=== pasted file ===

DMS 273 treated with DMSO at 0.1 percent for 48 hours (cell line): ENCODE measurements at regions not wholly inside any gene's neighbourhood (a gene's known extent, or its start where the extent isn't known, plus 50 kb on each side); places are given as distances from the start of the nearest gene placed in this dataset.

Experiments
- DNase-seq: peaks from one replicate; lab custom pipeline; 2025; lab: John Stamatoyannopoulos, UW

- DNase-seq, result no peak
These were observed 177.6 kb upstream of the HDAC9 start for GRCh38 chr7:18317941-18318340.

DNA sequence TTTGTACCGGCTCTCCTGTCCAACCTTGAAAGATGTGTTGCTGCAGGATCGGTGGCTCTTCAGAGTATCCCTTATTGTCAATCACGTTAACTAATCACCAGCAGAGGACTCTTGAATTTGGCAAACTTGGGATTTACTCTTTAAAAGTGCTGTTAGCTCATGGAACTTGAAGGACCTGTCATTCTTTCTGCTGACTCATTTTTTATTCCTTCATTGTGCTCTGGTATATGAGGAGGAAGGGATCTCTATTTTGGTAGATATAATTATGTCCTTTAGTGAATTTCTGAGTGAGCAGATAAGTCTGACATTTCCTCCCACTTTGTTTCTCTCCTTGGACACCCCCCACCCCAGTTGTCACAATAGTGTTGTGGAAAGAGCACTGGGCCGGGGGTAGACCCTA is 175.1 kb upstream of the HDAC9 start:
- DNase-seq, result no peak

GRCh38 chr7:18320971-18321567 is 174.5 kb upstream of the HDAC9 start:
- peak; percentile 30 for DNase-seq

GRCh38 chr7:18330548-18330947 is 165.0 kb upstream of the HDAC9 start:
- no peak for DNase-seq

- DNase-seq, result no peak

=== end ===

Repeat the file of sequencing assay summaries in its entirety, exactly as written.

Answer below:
DMS 273 treated with DMSO at 0.1 percent for 48 hours (cell line): ENCODE measurements at regions not wholly inside any gene's neighbourhood (a gene's known extent, or its start where the extent isn't known, plus 50 kb on each side); places are given as distances from the start of the nearest gene placed in this dataset.

Experiments
- DNase-seq: peaks from one replicate; lab custom pipeline; 2025; lab: John Stamatoyannopoulos, UW

- DNase-seq, result no peak
These were observed 177.6 kb upstream of the HDAC9 start for GRCh38 chr7:18317941-18318340.

DNA sequence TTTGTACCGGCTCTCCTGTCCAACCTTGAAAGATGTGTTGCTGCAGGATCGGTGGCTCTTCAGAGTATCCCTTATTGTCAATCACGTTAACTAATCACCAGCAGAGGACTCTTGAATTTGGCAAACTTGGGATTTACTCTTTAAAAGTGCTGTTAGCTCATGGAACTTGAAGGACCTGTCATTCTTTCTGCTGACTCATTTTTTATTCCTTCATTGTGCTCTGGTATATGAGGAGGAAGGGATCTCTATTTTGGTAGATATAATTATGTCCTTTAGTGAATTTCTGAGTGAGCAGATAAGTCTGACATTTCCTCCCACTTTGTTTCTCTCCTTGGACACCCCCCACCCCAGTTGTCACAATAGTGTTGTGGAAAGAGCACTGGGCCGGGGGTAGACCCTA is 175.1 kb upstream of the HDAC9 start:
- DNase-seq, result no peak

GRCh38 chr7:18320971-18321567 is 174.5 kb upstream of the HDAC9 start:
- peak; percentile 30 for DNase-seq

GRCh38 chr7:18330548-18330947 is 165.0 kb upstream of the HDAC9 start:
- no peak for DNase-seq

- DNase-seq, result no peak